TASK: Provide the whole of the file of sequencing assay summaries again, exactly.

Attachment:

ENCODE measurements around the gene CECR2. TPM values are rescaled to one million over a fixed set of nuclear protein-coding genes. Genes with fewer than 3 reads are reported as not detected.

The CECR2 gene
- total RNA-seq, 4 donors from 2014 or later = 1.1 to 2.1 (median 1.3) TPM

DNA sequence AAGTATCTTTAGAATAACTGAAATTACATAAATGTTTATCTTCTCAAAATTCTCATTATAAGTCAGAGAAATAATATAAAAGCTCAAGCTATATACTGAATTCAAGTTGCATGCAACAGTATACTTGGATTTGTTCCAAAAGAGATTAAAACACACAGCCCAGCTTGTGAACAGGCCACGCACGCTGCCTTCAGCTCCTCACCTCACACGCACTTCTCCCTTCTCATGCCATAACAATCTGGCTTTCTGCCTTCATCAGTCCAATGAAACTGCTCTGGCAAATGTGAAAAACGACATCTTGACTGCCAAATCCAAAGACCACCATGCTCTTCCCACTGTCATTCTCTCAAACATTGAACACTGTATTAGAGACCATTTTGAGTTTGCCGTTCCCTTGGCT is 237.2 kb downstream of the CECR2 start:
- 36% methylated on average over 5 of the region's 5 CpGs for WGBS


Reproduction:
ENCODE measurements around the gene CECR2. TPM values are rescaled to one million over a fixed set of nuclear protein-coding genes. Genes with fewer than 3 reads are reported as not detected.

The CECR2 gene
- total RNA-seq, 4 donors from 2014 or later = 1.1 to 2.1 (median 1.3) TPM

DNA sequence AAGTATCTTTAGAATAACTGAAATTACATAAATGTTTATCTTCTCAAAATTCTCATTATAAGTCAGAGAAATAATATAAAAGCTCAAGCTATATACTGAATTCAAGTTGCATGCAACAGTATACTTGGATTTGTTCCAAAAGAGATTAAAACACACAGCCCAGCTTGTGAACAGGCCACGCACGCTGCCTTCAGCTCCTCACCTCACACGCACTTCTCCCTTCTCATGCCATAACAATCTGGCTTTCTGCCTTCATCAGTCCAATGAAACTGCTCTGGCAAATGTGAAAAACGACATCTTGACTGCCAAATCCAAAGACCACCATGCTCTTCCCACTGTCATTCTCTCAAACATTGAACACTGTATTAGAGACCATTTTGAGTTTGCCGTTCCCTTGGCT is 237.2 kb downstream of the CECR2 start:
- 36% methylated on average over 5 of the region's 5 CpGs for WGBS